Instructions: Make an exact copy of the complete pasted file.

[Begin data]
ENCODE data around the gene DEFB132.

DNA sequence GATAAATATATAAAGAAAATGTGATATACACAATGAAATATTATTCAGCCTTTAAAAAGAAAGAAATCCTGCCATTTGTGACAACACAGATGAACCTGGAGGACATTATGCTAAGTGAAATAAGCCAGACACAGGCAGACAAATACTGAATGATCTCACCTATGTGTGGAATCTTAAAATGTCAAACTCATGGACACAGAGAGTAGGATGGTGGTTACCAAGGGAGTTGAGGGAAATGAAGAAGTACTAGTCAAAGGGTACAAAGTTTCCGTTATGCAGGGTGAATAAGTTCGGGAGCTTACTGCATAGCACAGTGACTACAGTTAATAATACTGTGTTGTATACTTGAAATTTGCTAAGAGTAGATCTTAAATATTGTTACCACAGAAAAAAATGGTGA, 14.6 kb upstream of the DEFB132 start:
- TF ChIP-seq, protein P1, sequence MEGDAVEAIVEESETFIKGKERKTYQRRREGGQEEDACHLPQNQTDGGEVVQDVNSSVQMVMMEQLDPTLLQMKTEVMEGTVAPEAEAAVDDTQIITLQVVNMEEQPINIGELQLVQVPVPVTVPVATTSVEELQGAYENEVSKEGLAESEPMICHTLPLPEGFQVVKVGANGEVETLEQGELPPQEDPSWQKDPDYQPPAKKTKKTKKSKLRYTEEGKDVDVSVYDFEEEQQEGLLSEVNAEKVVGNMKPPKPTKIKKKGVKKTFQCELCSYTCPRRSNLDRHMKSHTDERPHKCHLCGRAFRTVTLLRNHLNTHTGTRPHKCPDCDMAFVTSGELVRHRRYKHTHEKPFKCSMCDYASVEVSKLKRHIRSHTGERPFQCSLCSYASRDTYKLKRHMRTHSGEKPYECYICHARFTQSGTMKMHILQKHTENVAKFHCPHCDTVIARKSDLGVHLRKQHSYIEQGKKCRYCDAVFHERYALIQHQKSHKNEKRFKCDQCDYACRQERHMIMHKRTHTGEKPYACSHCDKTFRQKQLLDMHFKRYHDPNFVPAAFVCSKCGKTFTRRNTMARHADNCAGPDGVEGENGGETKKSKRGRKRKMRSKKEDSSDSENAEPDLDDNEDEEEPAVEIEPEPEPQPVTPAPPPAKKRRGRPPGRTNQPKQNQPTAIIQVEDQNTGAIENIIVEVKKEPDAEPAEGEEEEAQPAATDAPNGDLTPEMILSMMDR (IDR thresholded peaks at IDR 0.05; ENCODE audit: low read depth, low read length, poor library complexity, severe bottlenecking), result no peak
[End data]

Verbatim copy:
ENCODE data around the gene DEFB132.

DNA sequence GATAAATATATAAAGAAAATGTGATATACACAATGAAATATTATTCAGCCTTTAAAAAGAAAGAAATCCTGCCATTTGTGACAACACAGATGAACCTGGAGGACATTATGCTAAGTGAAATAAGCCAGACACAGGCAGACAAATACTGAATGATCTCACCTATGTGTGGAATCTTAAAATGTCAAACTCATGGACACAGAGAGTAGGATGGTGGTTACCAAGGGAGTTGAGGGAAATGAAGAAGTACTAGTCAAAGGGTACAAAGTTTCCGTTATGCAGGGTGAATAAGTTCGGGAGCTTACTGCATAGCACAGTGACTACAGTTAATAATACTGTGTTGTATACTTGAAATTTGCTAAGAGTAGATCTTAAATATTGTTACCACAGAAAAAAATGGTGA, 14.6 kb upstream of the DEFB132 start:
- TF ChIP-seq, protein P1, sequence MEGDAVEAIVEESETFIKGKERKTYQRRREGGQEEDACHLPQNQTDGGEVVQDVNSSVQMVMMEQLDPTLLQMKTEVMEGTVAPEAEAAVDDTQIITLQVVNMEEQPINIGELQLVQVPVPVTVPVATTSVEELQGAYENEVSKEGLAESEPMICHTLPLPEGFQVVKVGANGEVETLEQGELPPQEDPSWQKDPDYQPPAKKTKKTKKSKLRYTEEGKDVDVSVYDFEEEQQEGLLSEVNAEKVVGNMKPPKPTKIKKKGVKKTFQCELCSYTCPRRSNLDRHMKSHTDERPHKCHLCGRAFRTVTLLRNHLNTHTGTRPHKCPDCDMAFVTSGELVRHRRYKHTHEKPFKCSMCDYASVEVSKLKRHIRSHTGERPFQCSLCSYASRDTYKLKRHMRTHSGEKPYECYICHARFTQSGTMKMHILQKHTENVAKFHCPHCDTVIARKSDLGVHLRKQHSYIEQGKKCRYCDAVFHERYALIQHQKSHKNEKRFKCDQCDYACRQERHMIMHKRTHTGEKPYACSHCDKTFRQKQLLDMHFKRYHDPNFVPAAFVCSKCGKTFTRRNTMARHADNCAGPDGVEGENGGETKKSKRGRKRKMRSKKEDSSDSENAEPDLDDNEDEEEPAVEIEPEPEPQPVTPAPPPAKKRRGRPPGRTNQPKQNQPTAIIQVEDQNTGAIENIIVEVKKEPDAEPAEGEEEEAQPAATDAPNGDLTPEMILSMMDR (IDR thresholded peaks at IDR 0.05; ENCODE audit: low read depth, low read length, poor library complexity, severe bottlenecking), result no peak